Moore is amazing. She's able to weave in and out of the empty gaps of people's lives and put down markers on her pages as stories. Without naming them, she simply points out the little aches that we don't know what to call and taps you on the back and says, "There, there." Sure, it's not a cure, and certainly, awareness doesn't solve anything, and neither does a tap on the back, but it's something and that something should count; if only to show that others, too, have those same nameless gaps an ...more
Vivienne Strauss
Aug 31, 2015 Vivienne Strauss rated it it was amazing
one of the funniest bits to me from the title story:

People with money would spend six dollars on a cocktail for themselves but not eighty cents toward a draft beer for a guy with a shirt like that. Rudy would return home with enough cash for one new brush, and with that new brush would paint a picture of a bunch of businessmen sodomizing farm animals. "The best thing about figure painting," he liked to say, "is deciding what everyone will wear."
Trever Polak
3.5. Although I think Moore is a talented writer, these stories are just depressing. Sure, there's humor, but the omniscient narrator uses this humor in the same way the characters in the stories do: as a defense mechanism. We're hearing something a bit defeatist, so let's talk about this thing the character said once. It's not necessarily good or bad that Moore does this, it's just different. I will read more of her, but I just hope it's not as bleak.
Aug 05, 2009 Tuck rated it it was amazing
she is the best. these stories' voices change too, from super modern like joe meno or ben ehrenreich to old fashioned like john cheever or ozick. here's a quote "....and left the apartment to roam the streets again, to find an open newsstand, a safe coffee shop that didn't put a maraschino cherry on the rice pudding, so that even when you picked it off its mark remained, soaked in, like blood by Walt Disney."

Alex Merrett
Mar 17, 2014 Alex Merrett rated it it was amazing  ·  review of another edition
While collections of this nature are occasionally just dribble trays for completists, this one is rather more compelling in and of itself. With its eight stories focused tightly on the discrepancy between men and women, and what they hopelessly seek from one another, Moore somehow manages to escape tedium. Boil-in-the-bag tales these ain’t; they require a far more poncy term suggestive of infinite and daunting imagination that hasn’t been invented. The open spaces between the pummelling sentence ...more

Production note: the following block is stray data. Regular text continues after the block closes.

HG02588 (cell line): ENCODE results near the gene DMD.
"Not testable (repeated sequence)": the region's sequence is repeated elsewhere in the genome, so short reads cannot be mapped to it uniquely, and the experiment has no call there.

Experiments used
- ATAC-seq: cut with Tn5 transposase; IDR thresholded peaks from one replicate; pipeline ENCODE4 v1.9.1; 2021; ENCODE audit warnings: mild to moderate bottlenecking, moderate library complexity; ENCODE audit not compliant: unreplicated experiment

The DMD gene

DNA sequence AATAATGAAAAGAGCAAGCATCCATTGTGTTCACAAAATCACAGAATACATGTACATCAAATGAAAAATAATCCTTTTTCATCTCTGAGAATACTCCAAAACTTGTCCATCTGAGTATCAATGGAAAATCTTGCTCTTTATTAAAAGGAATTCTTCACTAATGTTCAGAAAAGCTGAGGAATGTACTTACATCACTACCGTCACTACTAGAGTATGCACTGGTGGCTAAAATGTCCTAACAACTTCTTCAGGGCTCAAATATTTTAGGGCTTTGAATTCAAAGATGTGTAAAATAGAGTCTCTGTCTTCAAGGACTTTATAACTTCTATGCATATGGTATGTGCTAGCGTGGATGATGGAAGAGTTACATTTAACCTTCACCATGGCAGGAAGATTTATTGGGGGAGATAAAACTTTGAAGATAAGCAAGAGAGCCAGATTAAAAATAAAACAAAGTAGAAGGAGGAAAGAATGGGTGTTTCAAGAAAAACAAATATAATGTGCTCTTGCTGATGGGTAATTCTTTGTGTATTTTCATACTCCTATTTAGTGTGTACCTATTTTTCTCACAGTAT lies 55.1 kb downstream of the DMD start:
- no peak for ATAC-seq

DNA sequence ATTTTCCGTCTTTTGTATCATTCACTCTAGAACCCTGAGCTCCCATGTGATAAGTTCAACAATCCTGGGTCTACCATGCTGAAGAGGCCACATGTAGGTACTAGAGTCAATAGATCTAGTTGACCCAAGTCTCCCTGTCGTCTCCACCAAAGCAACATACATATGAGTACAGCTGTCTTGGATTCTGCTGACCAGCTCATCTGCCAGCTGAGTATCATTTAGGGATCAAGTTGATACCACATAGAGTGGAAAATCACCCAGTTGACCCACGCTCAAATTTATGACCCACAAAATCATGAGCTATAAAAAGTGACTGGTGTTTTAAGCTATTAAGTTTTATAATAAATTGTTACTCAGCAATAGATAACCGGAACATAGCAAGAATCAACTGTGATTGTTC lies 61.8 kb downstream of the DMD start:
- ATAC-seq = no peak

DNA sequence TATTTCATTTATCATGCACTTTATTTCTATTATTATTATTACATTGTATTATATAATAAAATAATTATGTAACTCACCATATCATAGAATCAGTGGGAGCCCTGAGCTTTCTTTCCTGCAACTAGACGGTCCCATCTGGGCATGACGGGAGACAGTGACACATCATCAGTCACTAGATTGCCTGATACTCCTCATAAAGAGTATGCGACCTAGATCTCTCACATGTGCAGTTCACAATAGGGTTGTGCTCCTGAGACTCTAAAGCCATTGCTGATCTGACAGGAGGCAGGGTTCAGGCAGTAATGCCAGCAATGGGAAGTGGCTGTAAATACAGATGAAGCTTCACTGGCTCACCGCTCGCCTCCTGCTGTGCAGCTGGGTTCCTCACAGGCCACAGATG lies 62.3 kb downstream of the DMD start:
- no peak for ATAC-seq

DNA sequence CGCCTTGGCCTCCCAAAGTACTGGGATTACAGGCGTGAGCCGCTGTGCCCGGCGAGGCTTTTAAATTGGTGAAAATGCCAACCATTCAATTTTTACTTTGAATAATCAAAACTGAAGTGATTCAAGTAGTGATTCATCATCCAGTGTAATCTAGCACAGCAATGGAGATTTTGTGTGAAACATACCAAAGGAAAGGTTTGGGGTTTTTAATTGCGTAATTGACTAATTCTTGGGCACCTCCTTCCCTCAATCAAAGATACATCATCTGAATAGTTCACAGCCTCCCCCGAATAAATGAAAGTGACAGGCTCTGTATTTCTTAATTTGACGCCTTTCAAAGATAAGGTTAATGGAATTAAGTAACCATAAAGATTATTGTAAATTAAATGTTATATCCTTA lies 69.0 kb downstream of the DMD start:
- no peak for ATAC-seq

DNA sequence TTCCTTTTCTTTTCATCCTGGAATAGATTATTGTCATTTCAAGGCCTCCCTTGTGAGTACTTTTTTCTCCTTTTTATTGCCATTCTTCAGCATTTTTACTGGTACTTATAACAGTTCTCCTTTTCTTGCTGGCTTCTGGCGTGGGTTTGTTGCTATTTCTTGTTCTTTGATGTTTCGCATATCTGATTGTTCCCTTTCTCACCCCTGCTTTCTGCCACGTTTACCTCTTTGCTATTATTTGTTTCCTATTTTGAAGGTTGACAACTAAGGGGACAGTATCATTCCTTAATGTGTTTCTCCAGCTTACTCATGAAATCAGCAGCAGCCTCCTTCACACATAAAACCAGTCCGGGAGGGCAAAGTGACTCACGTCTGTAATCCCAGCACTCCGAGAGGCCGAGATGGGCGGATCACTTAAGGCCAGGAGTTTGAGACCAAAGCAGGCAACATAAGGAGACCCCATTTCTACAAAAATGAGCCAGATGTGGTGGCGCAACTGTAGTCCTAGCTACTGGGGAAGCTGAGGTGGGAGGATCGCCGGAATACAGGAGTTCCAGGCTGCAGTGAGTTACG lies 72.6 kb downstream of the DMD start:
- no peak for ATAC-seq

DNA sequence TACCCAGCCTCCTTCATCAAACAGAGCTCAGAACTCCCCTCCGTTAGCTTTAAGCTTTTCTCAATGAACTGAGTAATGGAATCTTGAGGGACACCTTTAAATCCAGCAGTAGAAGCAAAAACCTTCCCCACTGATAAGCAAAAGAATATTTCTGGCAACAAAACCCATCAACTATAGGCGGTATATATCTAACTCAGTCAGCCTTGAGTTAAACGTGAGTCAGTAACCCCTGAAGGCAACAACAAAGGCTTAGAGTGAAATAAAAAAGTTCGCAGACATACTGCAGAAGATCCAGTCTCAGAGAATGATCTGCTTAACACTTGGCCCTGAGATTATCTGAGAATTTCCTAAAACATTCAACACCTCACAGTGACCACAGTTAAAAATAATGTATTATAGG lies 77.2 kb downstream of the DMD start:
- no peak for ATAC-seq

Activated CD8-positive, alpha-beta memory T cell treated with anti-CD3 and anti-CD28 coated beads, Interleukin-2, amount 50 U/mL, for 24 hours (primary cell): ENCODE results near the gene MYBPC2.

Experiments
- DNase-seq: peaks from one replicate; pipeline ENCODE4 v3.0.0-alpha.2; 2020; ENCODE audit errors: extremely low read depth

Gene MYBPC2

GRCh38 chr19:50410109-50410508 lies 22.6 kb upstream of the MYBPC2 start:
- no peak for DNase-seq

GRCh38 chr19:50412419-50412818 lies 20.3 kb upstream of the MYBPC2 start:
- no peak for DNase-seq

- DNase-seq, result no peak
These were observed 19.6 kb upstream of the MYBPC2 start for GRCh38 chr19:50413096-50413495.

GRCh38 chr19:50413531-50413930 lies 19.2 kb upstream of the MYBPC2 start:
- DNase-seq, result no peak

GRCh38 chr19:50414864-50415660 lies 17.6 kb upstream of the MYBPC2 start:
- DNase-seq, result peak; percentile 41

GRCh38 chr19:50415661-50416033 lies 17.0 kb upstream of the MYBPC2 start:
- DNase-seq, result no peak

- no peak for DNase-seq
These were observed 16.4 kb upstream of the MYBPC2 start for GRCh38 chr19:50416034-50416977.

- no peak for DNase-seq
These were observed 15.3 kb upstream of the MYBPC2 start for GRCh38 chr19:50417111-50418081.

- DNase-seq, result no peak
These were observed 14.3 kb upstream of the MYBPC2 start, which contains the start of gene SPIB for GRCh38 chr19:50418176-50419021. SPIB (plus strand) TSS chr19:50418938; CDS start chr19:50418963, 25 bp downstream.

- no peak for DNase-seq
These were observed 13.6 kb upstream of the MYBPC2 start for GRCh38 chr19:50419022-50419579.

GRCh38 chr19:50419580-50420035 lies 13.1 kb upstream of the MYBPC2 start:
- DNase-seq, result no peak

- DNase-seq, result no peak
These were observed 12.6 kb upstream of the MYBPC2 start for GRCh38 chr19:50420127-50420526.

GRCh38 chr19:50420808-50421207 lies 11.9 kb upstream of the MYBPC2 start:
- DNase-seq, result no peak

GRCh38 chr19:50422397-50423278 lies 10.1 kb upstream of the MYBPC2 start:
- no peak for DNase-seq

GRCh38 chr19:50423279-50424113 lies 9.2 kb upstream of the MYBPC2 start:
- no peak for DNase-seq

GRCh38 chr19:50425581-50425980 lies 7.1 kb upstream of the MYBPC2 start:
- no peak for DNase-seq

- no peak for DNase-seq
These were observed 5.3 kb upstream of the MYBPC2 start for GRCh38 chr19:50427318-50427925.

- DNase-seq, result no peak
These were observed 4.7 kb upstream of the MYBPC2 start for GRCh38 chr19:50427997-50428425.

Lee Kofman
Jan 31, 2015 Lee Kofman rated it really liked it
Although there was something annoying about the sense of hopelessness in this book (all the short stories kept reinforcing how much modern, urban people are incapable of intimacy, how they’re averse to emotional risk taking) and about Moore's remoteness from her characters, I still loved the book and also learned from it a lot for my own work. I loved how every story was really also about the relationship between people and cities/landscapes. Moore portrays NY and Midwest as oppressive places, b ...more
Do you live alone? Is your tub overflowing with sewage? How many cats do you own? Are they ill? You enjoy puns, right? Do you live above a butcher shop? Are you in love with two boys at once, but can't pick which you love more? Is someone you know very ill? Is a British boy living in your absent daughter's room? Well?
May 03, 2016 Bridget rated it liked it
This collection of stories was a mixed bag. It starts out strong, with "Two Boys," a story about a woman living above a meat plant, (how's that for symbolism?) caught between a married man who she's convinced herself she loves, and a man who treats her well that she is ambivalent about. I also liked "Places to Look for Your Mind" and "You're Ugly, Too". Moore can be slyly funny, and the way she writes about lonely characters is heartbreaking. That said, I found many of the stories dated. I know ...more
Xavier Shay
Feb 16, 2015 Xavier Shay rated it really liked it
"but he had taken the work too personally and had had too many run-ins with editors. “Don’t fuck with my prose,” he’d been known to say in a loud voice."

“I said, something wonderful. Say something about springtime.” “It is sloppy and wet. It is a beast from the sea.”

"She knew there were only small joys in life—the big ones were too complicated to be joys when you got all through—and once you realized that, it took a lot of the pressure off."

"“You only live at once.” Which seemed to her all the m
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Play Book Tag: Like Life by Lorrie Moore 2 11 Feb 07, 2016 08:52AM  
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Lorrie Moore was born in Glens Falls, New York in 1957. She attended St. Lawrence University in Canton, New York, where she tutored on an Indian reservation, and was editor of the university literary magazine and, at age 19, won Seventeen Magazine’s Fiction Contest. After graduating summa cum laude, she worked in New York for two years before going on to received a Masters in Fine Arts from Cornel ...more
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“This is what happened in love. One of you cried a lot and then both of you grew sarcastic.” 777 likes
“One had to build shelters. One had to make pockets and live inside them.” 668 likes